Comments on: Why larger sizes cost more or Size is nothing but a number How to start a clothing line or run the one you have, better. Sat, 04 Jul 2015 18:04:23 +0000 hourly 1 By: Kathleen Thu, 09 Oct 2014 23:05:11 +0000 Hi Gwen,

Adding additional sizes is much costlier than consumers imagine. It’s not like making tires, fitting rims to tightly defined parameters. I wish it were that simple. Here is a post I wrote about it, Why existing manufacturers don’t add plus sizes. Please read the comments too.

By: gwen gyldenege Wed, 08 Oct 2014 17:54:40 +0000 Oh, and if a larger size costs more and you add more to your line up, then factor that cost across the entire line. Fast & cheap fashion won’t last for long. All consumers are going to need to shift in mindset. Yeah, it costs a lot for good quality clothing, for a reason. Watch. It’s going to go the way of publishing and newspapers. And I’m going to take a gamble and say that people are already buying fewer clothes, looking for pieces to last longer.

By: gwen gyldenege Wed, 08 Oct 2014 17:51:34 +0000 I highly encourage all of you to read Geoffrey Moore’s book, “Crossing the Chasm”. Every one of you who is developing clothing is in essence a product manager in some form or fashion. Any product manager worth their weight, knows that a successful product launch and continued sales are based on critical market research.

Some samples of the average consumer may be typically on the L / XL scale. But you might be missing out on an entire market of customers who have money they would gladly spend if they could ever find a garment in their size.

Research your market – you don’t have to pay some high end marketing firm, you can just run a poll on people in a few cities. You could go to a store and ask people to fill out forms, or post a poll on your website, then email all your friends and family and current clients.

If you don’t spend time understanding it up front, you miss out on potential revenue. The plus sized community is hungry for good clothing. It’s either sold out or in dreary victorian mourning colors. I’m sure there are other markets (petite’s, etc.) who would be glad to be served if they were made aware. It might seem very overwhelming, especially in light of manufacturers declining to cut anything beyond what they deem is acceptable, but if we start in the direction of serving our target market, things will begin to change and likely we will make customers for life.

By: Kathleen Fasanella Tue, 25 Jun 2013 00:08:19 +0000 I think that by depicting a marker, it made this too literal as opposed to conceptual. [In my defense, I used a marker since people thought fabric was the only hang up -altho it is a big caveat.] Consider garment complexity; if there are few style lines, just a flat body (consider a tee), there aren’t any smaller pieces you can stick in with the larger sizes if you don’t have the aforementioned 0’s and 2’s to fill in with the size 18’s and 20’s.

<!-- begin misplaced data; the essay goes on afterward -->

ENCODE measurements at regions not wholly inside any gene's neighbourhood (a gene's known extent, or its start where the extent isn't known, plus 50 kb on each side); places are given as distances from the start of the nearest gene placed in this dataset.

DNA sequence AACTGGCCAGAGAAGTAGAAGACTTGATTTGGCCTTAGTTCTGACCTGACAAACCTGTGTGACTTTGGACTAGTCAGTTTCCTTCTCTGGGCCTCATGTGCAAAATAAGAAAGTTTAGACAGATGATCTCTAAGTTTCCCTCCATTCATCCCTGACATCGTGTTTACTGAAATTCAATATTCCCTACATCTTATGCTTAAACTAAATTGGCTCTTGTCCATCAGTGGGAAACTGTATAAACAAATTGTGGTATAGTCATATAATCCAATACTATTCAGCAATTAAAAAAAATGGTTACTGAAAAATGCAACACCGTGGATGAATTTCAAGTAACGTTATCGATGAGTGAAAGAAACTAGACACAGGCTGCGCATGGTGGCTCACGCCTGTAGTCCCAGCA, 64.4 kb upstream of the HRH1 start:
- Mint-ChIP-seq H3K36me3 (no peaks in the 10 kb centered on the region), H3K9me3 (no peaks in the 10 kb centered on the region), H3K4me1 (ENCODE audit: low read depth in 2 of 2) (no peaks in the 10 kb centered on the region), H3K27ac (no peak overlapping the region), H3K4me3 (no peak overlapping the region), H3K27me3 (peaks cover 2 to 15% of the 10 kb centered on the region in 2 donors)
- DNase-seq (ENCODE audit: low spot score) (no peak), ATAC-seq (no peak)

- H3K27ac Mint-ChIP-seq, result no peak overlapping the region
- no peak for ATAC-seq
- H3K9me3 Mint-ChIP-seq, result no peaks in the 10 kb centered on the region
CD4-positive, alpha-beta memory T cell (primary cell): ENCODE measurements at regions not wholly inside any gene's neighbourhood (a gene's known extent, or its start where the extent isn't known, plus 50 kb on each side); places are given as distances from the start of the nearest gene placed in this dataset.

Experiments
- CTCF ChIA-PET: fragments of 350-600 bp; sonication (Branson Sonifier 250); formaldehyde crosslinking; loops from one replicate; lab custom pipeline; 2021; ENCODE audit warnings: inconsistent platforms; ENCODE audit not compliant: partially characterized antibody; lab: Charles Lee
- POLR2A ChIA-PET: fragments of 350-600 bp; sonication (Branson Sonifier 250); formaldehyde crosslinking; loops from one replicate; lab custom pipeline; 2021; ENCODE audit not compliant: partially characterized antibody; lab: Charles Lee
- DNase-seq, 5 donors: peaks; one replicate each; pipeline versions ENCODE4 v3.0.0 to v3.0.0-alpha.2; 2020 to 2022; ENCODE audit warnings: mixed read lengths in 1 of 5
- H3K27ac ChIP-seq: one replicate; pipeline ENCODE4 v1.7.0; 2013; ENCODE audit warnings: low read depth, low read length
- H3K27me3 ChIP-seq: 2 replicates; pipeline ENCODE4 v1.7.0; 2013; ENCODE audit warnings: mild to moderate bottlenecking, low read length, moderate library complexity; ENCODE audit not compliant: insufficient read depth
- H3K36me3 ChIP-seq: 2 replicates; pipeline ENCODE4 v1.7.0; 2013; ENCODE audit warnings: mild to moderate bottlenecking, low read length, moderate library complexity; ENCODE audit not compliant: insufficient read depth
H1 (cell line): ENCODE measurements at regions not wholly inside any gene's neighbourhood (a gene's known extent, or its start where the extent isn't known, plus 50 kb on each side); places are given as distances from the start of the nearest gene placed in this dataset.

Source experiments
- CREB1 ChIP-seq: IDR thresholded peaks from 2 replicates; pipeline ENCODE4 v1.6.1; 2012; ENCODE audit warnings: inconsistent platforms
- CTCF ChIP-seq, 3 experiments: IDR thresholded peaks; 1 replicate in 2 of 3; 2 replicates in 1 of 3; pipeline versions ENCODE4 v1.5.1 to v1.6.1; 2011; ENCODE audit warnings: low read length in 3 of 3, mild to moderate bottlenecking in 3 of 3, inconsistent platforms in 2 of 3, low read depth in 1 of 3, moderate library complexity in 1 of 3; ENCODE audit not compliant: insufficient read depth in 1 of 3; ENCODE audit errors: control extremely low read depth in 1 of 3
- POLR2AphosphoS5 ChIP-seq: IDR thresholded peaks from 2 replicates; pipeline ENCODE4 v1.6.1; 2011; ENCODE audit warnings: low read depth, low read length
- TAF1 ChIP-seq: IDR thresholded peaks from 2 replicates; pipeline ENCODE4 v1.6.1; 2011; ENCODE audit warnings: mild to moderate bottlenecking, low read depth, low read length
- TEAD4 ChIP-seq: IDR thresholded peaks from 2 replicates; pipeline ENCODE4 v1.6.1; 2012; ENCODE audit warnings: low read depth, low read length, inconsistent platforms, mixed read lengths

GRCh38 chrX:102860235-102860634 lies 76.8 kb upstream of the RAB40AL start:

But that is a distraction, it is closer to a concept. Once you consider cutting, bundling, handling, thread, pressing, finishing etc, the larger sizes cost more. Sure they use the same tags but they take longer zips and more buttons.

For example, let’s say a medium costs $10.
A small would cost $9, extra small would be $8, a large would be $11 and the xl would be $12.
All of these average out to a cost of $10 -the base size which is what you’re using for costing.

If you were to add a range of still larger sizes but no smaller sizes, the average garment cost wouldn’t be $10, it would be higher. Theoretically, the costs would be an average of $11.
XS-$8, S-$9, M-$10, L-$11, XL-$12, XXL-$13, XXXL-$14
However, the real cost would actually be higher because there wouldn’t be XXS or XXXS to pair with the XXL/XXXL so the larger sizes might actually cost double ($20 ea), raising the average price of the style by 30%.

By: Judy Mon, 24 Jun 2013 21:25:18 +0000 Kathleen, I’ve been thinking about this for a bit – can’t you do a ‘mixed’ layout/marker? by that I mean – in your second diagram, with the ‘white space’ – you can put some of the smaller sizes pieces to fit in the area and use the fabric, (or even some patters of the larger sizes that may fit.) I know this gets confusing when you start cutting and you have some small sizes then cut X-L sizes etc, but it does make better use of the fabric. Perhaps what I’m cutting is on the smaller scale so I am able to keep track of the different sizes. It can be hard to plan the layout this way as I don’t have a computer program to do a marker – just cardboard patterns that I shift around to see how it works.

By: Kathleen Fasanella Mon, 24 Jun 2013 21:10:46 +0000 Quin: I’m not sure I understand this: